'Shirtstorm' and Sexism in Science

Following the recent T-shirt controversy, it's clear that sexism in science persists. But the forces driving the gender gap are still being debated.
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Following the recent T-shirt controversy, it's clear that sexism in science persists. But the forces driving the gender gap are still being debated.
(Photo: turatti/Flickr)

(Photo: turatti/Flickr)

Last week, the world watched as a team at the European Space Agency landed the first spaceship on a comet. During the landing, a television crew interviewed one of the team's lead scientists, Dr. Matthew Taylor. Taylor looked like a classic, non-conformist scientist, enthusiastically explaining the tricky mission details while waving his tattoo-covered arms and wearing what seemed like a gaudy Hawaiian shirt. But those who looked closely at the shirt came away with a different impression of Taylor, because it was covered with drawings of lightly-clad and sexually posed women. Several science journalists called out the shirt on Twitter, provoking a discussion about sexism in science that was quickly labeled "Shirtstorm." (Shirtstorm also generated a vile response from certain corners of the Internet, including rape threats against women who criticized Taylor—proving once again that women aren't welcome on the Internet.)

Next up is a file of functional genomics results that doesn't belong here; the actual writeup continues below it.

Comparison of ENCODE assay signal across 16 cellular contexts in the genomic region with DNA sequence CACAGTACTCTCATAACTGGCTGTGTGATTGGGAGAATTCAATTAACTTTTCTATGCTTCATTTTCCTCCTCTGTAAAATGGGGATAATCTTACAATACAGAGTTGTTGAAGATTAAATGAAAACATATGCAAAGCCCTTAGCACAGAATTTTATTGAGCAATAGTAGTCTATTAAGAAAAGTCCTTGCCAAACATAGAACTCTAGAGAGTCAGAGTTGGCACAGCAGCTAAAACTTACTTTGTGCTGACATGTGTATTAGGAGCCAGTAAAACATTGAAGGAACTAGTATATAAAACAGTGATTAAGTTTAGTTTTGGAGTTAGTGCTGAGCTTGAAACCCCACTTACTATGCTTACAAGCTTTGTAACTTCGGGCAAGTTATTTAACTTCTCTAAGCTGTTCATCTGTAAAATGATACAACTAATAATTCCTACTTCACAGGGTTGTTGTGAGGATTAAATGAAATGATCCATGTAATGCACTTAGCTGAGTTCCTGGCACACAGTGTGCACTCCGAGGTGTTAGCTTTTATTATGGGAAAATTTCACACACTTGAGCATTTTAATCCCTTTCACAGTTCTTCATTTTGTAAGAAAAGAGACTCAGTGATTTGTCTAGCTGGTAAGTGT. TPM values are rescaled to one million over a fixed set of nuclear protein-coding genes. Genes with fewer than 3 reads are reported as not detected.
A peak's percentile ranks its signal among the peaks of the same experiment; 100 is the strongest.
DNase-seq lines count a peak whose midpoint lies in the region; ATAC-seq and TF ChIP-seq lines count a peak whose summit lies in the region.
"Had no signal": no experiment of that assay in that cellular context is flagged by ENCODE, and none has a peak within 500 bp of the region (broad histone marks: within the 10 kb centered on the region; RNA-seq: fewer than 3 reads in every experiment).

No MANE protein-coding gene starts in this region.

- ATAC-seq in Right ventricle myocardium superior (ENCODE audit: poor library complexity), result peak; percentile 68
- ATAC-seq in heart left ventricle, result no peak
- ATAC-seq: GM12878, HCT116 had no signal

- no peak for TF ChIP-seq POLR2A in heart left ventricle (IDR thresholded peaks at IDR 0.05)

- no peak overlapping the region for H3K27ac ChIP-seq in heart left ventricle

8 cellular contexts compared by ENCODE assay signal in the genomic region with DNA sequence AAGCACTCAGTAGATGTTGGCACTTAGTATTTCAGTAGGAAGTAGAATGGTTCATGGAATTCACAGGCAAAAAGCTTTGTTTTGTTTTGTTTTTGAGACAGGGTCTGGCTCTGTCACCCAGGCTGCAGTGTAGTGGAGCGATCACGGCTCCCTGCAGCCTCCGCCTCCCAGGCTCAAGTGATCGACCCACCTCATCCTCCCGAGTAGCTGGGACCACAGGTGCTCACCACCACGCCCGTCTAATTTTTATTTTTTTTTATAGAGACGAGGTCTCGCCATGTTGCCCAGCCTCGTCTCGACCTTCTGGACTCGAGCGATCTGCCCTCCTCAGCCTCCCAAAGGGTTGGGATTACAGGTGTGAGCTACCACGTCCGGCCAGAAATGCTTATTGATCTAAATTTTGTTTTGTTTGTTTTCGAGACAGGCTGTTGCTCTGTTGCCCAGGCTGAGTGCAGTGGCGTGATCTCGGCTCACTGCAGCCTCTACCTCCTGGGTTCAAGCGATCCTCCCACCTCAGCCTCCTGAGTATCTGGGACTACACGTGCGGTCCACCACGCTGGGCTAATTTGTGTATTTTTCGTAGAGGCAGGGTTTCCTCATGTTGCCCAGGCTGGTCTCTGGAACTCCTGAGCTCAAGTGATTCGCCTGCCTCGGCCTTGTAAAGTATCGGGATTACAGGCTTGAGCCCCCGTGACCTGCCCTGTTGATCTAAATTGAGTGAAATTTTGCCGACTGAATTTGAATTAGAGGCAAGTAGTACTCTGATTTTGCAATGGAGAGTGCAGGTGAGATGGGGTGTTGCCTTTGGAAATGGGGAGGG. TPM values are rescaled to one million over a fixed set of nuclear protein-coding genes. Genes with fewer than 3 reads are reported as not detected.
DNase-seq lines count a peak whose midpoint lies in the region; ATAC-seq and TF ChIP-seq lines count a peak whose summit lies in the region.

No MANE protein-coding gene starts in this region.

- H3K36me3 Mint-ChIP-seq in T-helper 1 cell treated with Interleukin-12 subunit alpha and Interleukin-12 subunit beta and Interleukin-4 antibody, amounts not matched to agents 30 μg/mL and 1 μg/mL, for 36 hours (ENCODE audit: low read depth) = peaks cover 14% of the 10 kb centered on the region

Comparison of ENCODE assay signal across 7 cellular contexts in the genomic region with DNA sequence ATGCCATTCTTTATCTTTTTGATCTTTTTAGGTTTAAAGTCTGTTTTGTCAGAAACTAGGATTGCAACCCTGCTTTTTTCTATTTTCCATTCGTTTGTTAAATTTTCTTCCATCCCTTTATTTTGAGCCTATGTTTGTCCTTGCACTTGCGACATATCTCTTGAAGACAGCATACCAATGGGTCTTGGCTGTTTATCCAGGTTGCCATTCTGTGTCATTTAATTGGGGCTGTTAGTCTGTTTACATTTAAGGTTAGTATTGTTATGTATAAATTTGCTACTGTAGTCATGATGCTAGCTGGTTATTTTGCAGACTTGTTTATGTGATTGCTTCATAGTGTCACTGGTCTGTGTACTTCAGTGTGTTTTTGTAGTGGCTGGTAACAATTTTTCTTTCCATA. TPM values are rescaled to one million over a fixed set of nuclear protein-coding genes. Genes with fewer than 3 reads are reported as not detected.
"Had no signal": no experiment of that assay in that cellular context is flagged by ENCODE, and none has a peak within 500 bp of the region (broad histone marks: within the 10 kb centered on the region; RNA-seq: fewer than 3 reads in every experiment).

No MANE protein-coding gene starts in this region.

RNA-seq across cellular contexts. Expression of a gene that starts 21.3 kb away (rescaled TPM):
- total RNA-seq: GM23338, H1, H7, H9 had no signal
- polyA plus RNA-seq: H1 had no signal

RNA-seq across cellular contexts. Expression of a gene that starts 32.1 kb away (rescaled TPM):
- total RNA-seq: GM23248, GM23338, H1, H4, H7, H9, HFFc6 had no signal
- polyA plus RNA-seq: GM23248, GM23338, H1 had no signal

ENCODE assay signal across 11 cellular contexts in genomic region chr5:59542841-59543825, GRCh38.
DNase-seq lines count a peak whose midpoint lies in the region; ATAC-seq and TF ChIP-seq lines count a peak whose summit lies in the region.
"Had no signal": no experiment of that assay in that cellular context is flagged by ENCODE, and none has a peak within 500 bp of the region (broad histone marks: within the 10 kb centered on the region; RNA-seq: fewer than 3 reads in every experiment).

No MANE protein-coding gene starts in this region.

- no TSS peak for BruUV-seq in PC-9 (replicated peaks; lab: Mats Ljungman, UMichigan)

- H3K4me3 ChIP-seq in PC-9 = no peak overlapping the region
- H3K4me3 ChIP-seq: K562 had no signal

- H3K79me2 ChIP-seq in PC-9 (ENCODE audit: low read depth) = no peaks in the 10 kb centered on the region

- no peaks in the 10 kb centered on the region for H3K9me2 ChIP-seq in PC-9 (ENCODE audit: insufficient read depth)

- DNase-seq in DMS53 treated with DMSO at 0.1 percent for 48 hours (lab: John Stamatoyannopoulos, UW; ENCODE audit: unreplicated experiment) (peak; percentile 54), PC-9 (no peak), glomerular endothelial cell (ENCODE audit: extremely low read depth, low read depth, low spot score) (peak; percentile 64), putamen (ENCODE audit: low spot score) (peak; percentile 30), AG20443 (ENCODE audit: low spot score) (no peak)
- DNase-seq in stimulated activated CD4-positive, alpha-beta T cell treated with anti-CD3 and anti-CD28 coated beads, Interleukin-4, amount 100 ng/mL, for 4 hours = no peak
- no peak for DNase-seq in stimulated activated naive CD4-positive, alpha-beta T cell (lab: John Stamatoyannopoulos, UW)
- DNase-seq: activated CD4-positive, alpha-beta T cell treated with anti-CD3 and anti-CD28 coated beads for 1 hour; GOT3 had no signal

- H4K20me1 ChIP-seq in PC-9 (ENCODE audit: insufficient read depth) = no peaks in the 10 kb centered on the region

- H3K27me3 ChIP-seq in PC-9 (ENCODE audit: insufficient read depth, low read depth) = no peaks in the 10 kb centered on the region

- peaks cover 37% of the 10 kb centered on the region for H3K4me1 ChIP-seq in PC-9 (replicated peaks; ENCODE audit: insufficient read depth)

Two days after the incident, Taylor issued a tearful apology and admitted that he made a mistake. As surprising as it may sound, he seems to have not realized that his shirt would be offensive. The episode highlights the paradox of sexism in science: Scientists take pride in being part of a community that is supposedly open and meritocratic—so why is sexism in science so hard to beat?

Too much emphasis on autonomy leaves a lot of room for bias to seep in.

Nobody doubts that science has a gender gap problem. Women are underrepresented on science faculties, and on average, they earn less than men. The lack of women among professional scientists is terrible for several reasons: It leads to the neglect of research on issues specifically relevant to women, and it unjustifiably prevents a large number of talented people from making important contributions. That the gender gap exists and needs to be closed is uncontroversial; what causes the gap is not.